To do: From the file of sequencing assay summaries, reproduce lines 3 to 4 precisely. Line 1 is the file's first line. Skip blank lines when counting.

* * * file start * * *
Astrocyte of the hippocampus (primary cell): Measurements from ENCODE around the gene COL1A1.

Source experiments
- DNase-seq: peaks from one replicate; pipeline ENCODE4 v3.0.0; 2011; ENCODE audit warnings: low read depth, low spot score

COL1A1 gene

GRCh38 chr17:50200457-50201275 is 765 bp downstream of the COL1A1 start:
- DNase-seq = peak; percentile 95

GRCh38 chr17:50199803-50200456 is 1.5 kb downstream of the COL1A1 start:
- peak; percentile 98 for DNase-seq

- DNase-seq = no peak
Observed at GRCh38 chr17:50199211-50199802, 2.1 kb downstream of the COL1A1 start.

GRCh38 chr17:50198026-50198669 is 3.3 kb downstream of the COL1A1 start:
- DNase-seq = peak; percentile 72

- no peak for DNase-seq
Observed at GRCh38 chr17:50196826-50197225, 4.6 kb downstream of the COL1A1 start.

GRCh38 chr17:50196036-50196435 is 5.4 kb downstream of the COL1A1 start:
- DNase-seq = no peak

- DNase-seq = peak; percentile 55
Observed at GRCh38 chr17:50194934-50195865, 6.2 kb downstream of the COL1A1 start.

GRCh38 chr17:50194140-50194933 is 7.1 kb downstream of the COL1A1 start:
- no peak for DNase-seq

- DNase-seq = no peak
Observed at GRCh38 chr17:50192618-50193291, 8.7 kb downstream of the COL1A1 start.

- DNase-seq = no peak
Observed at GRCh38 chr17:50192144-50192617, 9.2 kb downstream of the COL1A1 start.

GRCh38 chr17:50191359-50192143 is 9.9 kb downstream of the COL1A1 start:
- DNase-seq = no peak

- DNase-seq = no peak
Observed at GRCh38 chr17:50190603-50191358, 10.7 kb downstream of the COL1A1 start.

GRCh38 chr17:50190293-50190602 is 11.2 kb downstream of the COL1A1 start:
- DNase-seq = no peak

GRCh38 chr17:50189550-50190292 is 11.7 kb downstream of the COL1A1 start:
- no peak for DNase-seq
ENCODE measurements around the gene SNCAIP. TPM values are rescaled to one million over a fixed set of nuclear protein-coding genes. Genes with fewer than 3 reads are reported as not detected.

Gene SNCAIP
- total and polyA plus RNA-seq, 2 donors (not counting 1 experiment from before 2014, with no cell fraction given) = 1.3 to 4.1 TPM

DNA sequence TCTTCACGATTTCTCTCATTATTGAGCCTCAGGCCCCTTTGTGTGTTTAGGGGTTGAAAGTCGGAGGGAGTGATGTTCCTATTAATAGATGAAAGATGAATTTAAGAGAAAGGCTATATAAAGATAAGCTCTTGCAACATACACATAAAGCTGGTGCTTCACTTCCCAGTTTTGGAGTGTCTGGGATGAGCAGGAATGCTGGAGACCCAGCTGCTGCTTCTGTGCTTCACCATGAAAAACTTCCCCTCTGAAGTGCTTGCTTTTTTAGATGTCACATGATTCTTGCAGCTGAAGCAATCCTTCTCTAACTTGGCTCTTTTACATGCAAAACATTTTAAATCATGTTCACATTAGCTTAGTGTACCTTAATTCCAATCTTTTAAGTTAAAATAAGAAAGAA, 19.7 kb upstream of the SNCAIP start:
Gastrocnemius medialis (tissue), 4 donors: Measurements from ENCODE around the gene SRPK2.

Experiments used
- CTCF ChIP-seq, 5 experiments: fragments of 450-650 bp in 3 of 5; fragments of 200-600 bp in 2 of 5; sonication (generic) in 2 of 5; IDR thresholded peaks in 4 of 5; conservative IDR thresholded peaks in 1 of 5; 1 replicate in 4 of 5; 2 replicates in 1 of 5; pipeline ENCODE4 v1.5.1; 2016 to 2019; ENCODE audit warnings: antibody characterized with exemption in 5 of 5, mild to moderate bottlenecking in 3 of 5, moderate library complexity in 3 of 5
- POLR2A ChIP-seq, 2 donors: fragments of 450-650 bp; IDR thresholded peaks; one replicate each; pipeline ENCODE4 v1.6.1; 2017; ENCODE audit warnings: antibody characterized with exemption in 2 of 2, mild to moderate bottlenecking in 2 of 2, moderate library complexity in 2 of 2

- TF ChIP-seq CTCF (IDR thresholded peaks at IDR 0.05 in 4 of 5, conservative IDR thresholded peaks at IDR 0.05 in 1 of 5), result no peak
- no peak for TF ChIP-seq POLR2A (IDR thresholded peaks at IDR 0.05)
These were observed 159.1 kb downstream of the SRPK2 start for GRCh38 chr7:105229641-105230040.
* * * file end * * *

- DNase-seq: peaks from one replicate; pipeline ENCODE4 v3.0.0; 2011; ENCODE audit warnings: low read depth, low spot score

COL1A1 gene